Critical Language Scholarship Program | Maeve Knepper

Maeve Knepper

Maeve Knepper is an alumna of the 2022 CLS Arabic Program hosted by Jordan Language Academy in Amman, Jordan. She is a senior at University of Wyoming and will be graduating in May with a B.S. in Economics and a B.A. in International Studies. Maeve hopes to attain a master’s degree in development economics and join the public service specializing in the Middle East. She is particularly interested in natural resource economics related to issues such as water and energy. Following graduation, she hopes to return to the MENA region to conduct research on these topics. 

Getting to Know Maeve 

I am from Wyoming and have lived here for over a decade. Despite coming from a largely rural area, I became interested in global affairs through high school speech and debate, theatre, and French class. These experiences made me passionate about studying other languages and regions of the world.

In 2019, I studied abroad in Jordan through the National Security Language Initiative for Youth (NSLI-Y). I began college at the University of Wyoming that fall, and I have studied Arabic ever since. During the Fall 2021 semester, I also studied abroad at Al-Akhawayn University in Ifrane, Morocco. I then returned to Jordan with CLS in 2022 and again to conduct research in January 2023. 

I have loved every one of my visits, and I hope to have the opportunity to travel to more places in the MENA region over the coming years. I notice many similarities between the independent mindsets of Wyomingites and people in the Middle East and North Africa, which I never would have believed if you had told me that five years ago. hope my experiences will encourage more Wyomingites to visit as well! 

Why Arabic?

In high school I was interested in the Middle East very generally as a result of reading the news. I knew it was a region relevant to U.S. foreign policy, but my knowledge of culture and the Arabic language was next to nothing. In 2019, I participated in the NSLI-Y Summer program in Amman, Jordan (I applied mostly out of broad interest), and I loved it. My Jordanian host family was very welcoming, and I learned so much about food, music, and language. I loved everything about Amman and the Middle East, in large part because of the incredibly welcoming people. I began college that fall and have studied Arabic ever since.

Jordanian Hospitality

One thing anyone who has been to Jordan will tell you is that Jordanians will never let you pay. People will do anything to pay the bill because it’s an important part of the culture surrounding hospitality and the treatment of guests. As a result, all throughout my CLS summer, I never won the battle to pay for a meal or activity with my language partners and Jordanian friends. I returned to Jordan four months after my program and met up for dinner with a former language partner. Finally, after much good-natured arguing, I won the battle to pay for our meal at a restaurant! In that moment, I felt more integrated in Jordanian culture than I ever had before. Just by something as simple as paying for a meal, I felt more like a member of a community rather than a guest.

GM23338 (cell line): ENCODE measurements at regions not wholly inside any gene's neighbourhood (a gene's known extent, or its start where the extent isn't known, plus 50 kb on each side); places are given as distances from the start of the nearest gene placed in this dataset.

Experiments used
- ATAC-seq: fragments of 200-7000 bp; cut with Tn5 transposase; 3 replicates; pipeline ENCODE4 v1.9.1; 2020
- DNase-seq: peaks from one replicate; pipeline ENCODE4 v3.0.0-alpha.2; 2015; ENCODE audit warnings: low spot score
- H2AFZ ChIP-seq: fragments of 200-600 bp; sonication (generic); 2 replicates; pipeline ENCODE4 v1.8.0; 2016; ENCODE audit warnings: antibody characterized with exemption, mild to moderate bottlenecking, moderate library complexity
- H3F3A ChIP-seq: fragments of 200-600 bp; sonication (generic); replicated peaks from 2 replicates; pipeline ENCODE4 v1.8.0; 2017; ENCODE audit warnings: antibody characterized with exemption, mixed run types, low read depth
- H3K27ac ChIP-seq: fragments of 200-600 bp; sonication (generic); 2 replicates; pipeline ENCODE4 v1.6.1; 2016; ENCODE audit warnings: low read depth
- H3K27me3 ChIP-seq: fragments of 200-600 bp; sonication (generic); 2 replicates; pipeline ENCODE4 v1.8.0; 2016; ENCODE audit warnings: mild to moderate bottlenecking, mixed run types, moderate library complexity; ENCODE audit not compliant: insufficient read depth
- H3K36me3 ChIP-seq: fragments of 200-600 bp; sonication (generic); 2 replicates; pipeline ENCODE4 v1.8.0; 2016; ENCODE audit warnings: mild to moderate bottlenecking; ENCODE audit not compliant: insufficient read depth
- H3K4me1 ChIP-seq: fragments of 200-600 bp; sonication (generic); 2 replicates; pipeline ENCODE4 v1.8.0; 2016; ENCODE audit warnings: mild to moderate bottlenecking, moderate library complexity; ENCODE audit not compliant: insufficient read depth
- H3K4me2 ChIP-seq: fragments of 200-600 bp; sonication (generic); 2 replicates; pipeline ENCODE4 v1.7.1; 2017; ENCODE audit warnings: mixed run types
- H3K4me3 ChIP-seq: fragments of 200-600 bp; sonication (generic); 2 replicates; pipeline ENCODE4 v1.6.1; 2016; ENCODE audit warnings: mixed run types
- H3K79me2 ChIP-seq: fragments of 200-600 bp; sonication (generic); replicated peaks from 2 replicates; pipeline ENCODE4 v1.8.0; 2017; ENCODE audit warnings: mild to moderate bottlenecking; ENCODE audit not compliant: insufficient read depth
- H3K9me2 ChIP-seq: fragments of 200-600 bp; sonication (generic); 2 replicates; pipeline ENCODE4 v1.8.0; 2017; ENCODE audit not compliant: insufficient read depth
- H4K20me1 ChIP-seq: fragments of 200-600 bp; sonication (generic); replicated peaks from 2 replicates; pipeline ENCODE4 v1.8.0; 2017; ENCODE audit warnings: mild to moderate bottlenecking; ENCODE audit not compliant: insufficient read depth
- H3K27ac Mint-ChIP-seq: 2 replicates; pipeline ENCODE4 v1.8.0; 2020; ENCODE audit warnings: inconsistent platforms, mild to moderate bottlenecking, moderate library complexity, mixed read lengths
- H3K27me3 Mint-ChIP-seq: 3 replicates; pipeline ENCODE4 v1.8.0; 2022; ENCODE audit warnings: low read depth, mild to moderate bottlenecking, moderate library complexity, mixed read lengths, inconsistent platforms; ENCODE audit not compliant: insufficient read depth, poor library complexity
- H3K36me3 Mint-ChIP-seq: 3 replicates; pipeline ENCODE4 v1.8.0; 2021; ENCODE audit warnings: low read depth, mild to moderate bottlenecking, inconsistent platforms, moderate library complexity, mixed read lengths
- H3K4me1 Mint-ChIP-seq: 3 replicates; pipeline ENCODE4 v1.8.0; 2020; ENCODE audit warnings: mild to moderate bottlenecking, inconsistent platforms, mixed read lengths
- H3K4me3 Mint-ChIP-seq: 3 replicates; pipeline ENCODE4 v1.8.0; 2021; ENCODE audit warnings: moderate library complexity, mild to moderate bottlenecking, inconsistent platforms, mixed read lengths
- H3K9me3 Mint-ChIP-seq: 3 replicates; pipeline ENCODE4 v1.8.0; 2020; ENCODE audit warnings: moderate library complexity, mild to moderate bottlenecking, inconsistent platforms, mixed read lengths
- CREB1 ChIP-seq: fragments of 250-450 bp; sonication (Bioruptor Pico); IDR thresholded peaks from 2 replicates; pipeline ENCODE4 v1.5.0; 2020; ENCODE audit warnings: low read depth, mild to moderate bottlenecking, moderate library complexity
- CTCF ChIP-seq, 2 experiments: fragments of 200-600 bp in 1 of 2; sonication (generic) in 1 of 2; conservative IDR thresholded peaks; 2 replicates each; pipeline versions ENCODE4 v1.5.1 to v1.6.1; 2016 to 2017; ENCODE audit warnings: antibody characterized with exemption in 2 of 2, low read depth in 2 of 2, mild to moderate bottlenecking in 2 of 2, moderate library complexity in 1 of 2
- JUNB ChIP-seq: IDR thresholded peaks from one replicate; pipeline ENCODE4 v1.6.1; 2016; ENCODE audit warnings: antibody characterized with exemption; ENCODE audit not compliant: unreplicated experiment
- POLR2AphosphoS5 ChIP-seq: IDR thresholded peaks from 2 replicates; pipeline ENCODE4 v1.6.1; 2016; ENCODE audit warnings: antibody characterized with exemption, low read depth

CLS Arabic participants Jasmine Le, Zoya Fazal, Kiki Giles, Meagan McLaughlin, Maeve Knepper, and Clara Sherwood in Wadi Rum.

Wyomingites & the MENA Region

There are more people from the Middle East and North Africa (MENA) region in Wyoming than one would think; however, most Wyomingites don’t know this. I have found people in my community to be overwhelmingly curious about my time abroad but often do not have the means to travel themselves. I hope that by dispelling some of the most common negative stereotypes about Jordan my community has become more welcoming of those from the region that live here. I also hope that my experience in the MENA region will inspire other students in Wyoming to find opportunities to study there as well, even if they are from rural areas where travel is more uncommon. 

Why Others Should Consider Arabic

Yes! Everyone should learn Arabic. Not only will it give you the ability to speak with hundreds of millions of people, but it will also open doors to Middle East and North African art, music, literature, religion, and history (among other things). My favorite part about studying Arabic is how the language is intrinsic to the culture and vice versa. It is impossible to achieve a full grasp of the Arabic language without understanding the culture. As a result, I am constantly learning more about the Arab world by studying the language. While abroad, it is very rewarding to see the connections I make in the classroom take place in daily life. 

Words of Advice 

Do not be dedicated to language study because of the opportunity to study through CLS; rather, be dedicated to language study because of your genuine desire to learn the language and use it in your future, and CLS will follow. It might sound a little cliché, but there are lots of people who might be interested in language learning but are not able to communicate their “why” on paper. Understanding what motivates you will set you apart and give you a more fulfilling CLS experience. 

The most valuable part of CLS is seeing in real time the results of what you are working towards. With a language as challenging as Arabic, it can be very frustrating to practice in a classroom because it often feels like you’re not seeing any results. CLS provides you with the opportunity to get out and use the language in daily life and see the progress that you are making. My advice to students is to take the positive and rewarding moments from your time abroad to carry you through the frustrating plateaus of the classroom when you return.

Alumni Profiles

Maeve Knepper
Maeve Knepper

See More Profiles

Posted Date

March 28, 2023